Dirty Dozen: Taking tax advice on social media can be bad news for taxpayers; schemes circulating involving tax forms
WASHINGTON – The Internal Revenue Service today continued the Dirty Dozen series with a warning on day seven about trusting tax advice on social media that can lure otherwise honest taxpayers and tax professionals into compromising tax situations.
Social media can circulate inaccurate or misleading tax information, and the IRS has recently seen several examples. These can involve common tax documents like Form W-2 or more obscure ones, like Form 8944 that’s aimed at a very limited, specialized group. Both schemes encourage people to submit false, inaccurate information in hopes of getting a refund.
“There are many ways to get good tax information, including from a trusted tax professional, tax software and IRS.gov. But people should be incredibly wary about following advice being shared on social media,” said IRS Commissioner Danny Werfel. “The IRS continues to see a lot of inaccurate information that could get well-meaning taxpayers in trouble. People should remember that there is no secret way to fill out a form and simply get a larger refund that they aren’t entitled to. Remember, if it sounds too good to be true, it probably is.”
Fraudulent form filing and bad advice on social media are part of the 2023 IRS annual Dirty Dozen campaign – a list of 12 scams and schemes that put taxpayers and the tax professional community at risk of losing money, personal information, data and more.
Working together as the Security Summit, the IRS, state tax agencies and the nation’s tax industry have taken numerous steps since 2015 to warn people about common scams and schemes during tax season and beyond, including identity theft schemes. The Security Summit initiative is committed to protecting taxpayers, businesses and the tax system against fraud and identity theft.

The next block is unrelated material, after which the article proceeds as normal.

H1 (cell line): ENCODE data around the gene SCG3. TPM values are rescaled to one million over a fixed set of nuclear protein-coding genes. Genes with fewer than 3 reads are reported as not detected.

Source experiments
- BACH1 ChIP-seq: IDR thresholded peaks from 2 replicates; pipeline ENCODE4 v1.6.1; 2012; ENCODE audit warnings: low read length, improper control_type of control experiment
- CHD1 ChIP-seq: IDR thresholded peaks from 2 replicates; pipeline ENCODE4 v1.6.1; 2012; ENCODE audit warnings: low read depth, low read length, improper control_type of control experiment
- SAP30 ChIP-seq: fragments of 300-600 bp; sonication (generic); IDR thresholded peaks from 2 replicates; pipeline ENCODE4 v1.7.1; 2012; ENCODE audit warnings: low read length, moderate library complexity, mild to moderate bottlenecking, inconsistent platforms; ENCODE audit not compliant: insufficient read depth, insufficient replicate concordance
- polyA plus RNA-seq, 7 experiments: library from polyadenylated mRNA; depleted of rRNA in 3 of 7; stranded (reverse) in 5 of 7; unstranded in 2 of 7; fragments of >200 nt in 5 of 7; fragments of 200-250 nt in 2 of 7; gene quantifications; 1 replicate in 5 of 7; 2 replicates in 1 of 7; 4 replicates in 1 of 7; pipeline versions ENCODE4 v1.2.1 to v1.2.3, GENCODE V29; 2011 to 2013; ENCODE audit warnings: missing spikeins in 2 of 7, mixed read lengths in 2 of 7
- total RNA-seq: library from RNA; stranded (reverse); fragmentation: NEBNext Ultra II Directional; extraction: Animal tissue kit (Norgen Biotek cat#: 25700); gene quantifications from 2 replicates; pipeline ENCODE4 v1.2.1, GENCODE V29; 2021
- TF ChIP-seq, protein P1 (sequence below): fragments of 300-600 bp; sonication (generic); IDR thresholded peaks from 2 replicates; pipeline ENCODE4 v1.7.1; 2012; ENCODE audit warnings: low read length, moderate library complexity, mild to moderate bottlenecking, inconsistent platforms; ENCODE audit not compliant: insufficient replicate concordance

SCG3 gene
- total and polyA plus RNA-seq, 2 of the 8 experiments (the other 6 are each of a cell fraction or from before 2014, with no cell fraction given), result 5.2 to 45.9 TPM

Some items on this year’s Dirty Dozen list are new, while others are re-emerging. While the Dirty Dozen is not a legal document or a formal listing of agency enforcement priorities, it is intended to alert taxpayers and the tax professional community about various scams and schemes.
Trending on social media: Fraudulent form filing and bad advice
Social media can connect people and information from all over the world. Unfortunately, sometimes people provide bad advice that can lure good taxpayers into trouble. The IRS warns taxpayers to be wary of trusting internet advice, whether it’s a fraudulent tactic promoted by scammers or it’s patently false tax-related scheme trending across popular social media platforms.
The IRS is aware of various filing season hashtags and social media topics leading to inaccurate and potentially fraudulent information. The central theme involves people trying to use legitimate tax forms for the wrong reason. Here are just two of the recent schemes circulating online:
Form 8944 fraud
A recent example of bad advice circulating on social media that could lead to fraudulent form filing involves Form 8944, Preparer e-File Hardship Waiver Request. There are wildly inaccurate suggestions being made about this form. Posts claim that Form 8944 can be used by taxpayers to receive a refund from the IRS, even if the taxpayer has a balance due. This is false information. Form 8944 is for tax professional use only.
While Form 8944 is a legitimate IRS tax form, it’s intended for a targeted group of tax return preparers who are requesting a waiver so they can file tax returns on paper instead of electronically. It is not in any way a form the average taxpayer can use to avoid tax bills. Taxpayers who intentionally file forms with false or fraudulent information can face serious consequences, including potentially civil and criminal penalties.
Form W-2 fraud
This scheme, which is circulating on social media, encourages people to use tax software to manually fill out Form W-2, Wage and Tax Statement, and include false income information. In this W-2 scheme, scam artists suggest people make up large income and withholding figures as well as the employer its coming from. Scam artists then instruct people to file the bogus tax return electronically in hopes of getting a substantial refund.